Pepy I Meryre, King of Egypt: Survivor of a Queen’s Conspiracy and Named a Perfect Pyramid

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Pepy's anonymous queen conspired against him. She failed, and he remarried and left behind many monuments, including a pyramid which gave its perfect name to a city.

Pepy is said by Flinders Petrie to have left more monuments, large and small, than any other ruler before the Middle Kingdom. He built in both north and south: a ka-chapel at Bubastis in the Delta, reliefs bearing his name show him at Dendera, and he had building projects at Abydos, and Elephantine. His pyramid stands at Saqqara, near Giza.

Mennefer is Memphis

At this time Egypt’s royal national capital was at Ineb-Hedj, or White wall, the city founded, according to legend and the Ptolemaic historian Manetho, by Menes, unifier of Egypt. Ineb-Hedj, named perhaps for its fortifications, lay on the west bank of the Nile just south of what is now modern Cairo. Its importance was probably gradually replaced by more populated suburbs to the south. Pepy may have moved his palace further south from the old capital, away from the crowded city. Here at a location called Menneferpepy, in the valley east of the present South Saqqara, he built his pyramid.

The settlement that included both Pepy’s pyramid and its accompanying town took its name Mennefer from the pyramid, which name means Pepy is stable and perfect. This settlement and those around the Ptah temple further east, together with Ineb-Hebj itself, eventually all became known as Mennefer, which the Greeks wrote as Memphis.

Pepy as King

Pepy I was the son of King Teti and Queen Iput, and he reigned between 2354-2310 BCE. The name Pepy predated his accession to the throne, and was never actually used in ancient times, although it would appear within a cartouche, preceded by the signs meaning son of Ra. His Horus name was Merytawy and his prenomen was Nefersahor, meaning excellent is the protection of Horus, which he later changed to Meryra, meaning beloved of Ra.

His reign was one of the most prosperous in the Old Kingdom. A biennial census of cattle, which can be used to determine the length of rule, shows that Pepy reigned for at least fifty years. The Autobiography of Weni and various inscriptions are evidence that Pepy sent expeditions to the Wadi Hammamat and the copper mines at Sinai. Weni’s text also reports that he was entrusted to undertake several military expeditions against the Bedouins. Pepi’s presence is also indicated throughout Nubia. Many statues of kneeling prisoners, their arms linked, their faces representing many peoples from southern Africa and southwestern Asia, have been found at his pyramid complex at Saqqara by the French Archaeological Mission working there.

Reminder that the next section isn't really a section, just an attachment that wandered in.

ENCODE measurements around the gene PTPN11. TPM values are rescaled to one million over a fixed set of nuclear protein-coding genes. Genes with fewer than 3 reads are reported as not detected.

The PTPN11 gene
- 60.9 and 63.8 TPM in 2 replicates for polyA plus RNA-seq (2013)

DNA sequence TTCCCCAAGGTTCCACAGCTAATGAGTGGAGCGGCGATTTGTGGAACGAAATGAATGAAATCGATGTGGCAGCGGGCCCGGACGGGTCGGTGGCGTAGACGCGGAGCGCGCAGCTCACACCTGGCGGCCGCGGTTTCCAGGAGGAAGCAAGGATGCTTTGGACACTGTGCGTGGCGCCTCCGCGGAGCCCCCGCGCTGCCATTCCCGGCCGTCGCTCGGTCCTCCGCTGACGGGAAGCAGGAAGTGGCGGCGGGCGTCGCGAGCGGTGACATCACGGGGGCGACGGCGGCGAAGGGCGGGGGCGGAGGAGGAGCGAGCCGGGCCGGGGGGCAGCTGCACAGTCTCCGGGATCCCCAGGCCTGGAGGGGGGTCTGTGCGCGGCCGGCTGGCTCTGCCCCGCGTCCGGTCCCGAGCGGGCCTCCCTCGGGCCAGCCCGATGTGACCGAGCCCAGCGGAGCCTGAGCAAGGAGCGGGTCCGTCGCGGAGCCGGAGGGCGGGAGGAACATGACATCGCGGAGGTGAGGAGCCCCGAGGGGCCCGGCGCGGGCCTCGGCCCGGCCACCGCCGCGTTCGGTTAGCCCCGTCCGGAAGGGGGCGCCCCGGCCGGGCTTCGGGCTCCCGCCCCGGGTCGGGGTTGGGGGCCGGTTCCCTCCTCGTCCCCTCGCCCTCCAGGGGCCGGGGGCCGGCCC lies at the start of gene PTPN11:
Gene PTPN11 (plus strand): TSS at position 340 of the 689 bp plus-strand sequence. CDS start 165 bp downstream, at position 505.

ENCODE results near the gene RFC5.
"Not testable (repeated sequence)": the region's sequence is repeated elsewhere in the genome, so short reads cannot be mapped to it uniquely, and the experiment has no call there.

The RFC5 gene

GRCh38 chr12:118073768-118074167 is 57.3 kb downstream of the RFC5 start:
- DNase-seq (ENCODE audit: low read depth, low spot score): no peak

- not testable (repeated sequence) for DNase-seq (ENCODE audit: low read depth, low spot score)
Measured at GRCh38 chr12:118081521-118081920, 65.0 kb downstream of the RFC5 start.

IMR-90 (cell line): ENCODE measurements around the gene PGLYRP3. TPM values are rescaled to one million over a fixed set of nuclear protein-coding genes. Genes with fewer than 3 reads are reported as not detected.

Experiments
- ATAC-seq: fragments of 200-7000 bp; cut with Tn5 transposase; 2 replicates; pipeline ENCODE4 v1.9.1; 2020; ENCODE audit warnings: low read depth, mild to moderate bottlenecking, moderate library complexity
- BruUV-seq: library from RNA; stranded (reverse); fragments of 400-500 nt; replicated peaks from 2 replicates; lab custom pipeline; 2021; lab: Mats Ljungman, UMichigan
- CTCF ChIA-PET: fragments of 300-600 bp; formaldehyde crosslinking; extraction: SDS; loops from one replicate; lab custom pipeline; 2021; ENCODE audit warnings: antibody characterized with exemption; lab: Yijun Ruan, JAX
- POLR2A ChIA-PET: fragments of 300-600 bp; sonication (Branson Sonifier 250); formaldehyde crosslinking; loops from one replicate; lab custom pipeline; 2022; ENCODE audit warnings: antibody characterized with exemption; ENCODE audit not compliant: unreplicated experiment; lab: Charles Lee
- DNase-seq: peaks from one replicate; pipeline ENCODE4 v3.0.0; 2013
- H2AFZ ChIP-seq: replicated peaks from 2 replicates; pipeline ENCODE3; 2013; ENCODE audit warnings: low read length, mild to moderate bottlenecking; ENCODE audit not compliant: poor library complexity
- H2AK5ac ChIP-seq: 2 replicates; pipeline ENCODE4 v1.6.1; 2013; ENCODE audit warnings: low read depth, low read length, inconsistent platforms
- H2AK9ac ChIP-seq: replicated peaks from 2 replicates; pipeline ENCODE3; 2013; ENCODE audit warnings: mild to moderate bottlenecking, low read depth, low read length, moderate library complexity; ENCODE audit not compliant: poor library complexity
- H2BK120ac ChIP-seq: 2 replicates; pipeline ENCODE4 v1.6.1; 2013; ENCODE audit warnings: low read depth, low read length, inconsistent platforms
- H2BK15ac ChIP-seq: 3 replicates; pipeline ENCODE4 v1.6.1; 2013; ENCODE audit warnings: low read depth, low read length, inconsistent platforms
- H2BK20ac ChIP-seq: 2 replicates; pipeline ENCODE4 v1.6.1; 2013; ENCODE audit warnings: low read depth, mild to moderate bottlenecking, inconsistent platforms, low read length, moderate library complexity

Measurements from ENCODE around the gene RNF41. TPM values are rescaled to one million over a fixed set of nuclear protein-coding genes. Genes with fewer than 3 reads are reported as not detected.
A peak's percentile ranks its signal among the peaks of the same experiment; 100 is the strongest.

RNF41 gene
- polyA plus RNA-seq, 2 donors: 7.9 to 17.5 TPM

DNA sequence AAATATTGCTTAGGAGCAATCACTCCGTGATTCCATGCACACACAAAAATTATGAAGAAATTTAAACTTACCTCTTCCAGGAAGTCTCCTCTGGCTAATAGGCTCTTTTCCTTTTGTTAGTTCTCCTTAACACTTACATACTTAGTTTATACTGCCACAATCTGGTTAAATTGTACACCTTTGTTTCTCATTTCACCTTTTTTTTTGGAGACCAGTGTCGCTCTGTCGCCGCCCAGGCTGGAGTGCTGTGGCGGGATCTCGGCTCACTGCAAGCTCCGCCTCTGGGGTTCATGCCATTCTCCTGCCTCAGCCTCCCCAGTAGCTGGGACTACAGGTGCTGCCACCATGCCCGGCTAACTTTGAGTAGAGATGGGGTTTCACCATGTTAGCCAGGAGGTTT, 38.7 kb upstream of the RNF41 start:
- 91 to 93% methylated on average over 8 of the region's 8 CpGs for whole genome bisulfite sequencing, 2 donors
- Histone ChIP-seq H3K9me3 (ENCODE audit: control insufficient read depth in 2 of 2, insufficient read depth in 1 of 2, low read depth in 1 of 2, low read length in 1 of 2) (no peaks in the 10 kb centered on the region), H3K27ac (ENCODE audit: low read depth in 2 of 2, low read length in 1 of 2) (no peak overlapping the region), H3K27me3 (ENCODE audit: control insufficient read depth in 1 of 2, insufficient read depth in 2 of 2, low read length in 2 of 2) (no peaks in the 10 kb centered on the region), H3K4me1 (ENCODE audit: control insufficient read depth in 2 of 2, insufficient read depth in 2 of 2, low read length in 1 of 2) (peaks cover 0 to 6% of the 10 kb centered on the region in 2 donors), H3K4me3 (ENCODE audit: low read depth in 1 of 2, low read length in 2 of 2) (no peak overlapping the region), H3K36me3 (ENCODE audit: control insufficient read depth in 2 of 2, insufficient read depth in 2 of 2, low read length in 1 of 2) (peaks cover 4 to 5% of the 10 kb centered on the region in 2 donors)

Pepy celebrated the sed-festival or jubilee in his 36th regnal year, as indicated by a small calcite statue of him seated wearing his sed-robe. Another statue, carved out of schist, shows the king kneeling, making an offering to the gods. A copper statue of Pepy shows him and his small son and heir Merenre.

Conspiracy in the Harem

A queen who is unnamed conspired against Pepy, perhaps early in his reign. Weni was at this time a lesser palace official, but in his autobiographical text he claims to have been so trusted by the king that he was empowered to secretly investigate the matter, by himself. The outcome is unclear, but Weni seems to have prospered well.

Queenly Sisters and Heirs

The king later married two sisters, daughters of Khui, an influential official of Abydos. Pepy’s first heir Merenra was born to Ankhnes-meryra I, and his second heir Pepy Netjerkhau was born to her sister Ankhnesmeryra II.

Pepy’s Pyramid

Pepy built his pyramid at South Saqqara. It was originally intended to rise 160 feet. Today it is in ruins, a mound only 32 feet high. However, in clearing the funerary chamber within, reliefs showing long sequences of the Pyramid Texts have been found.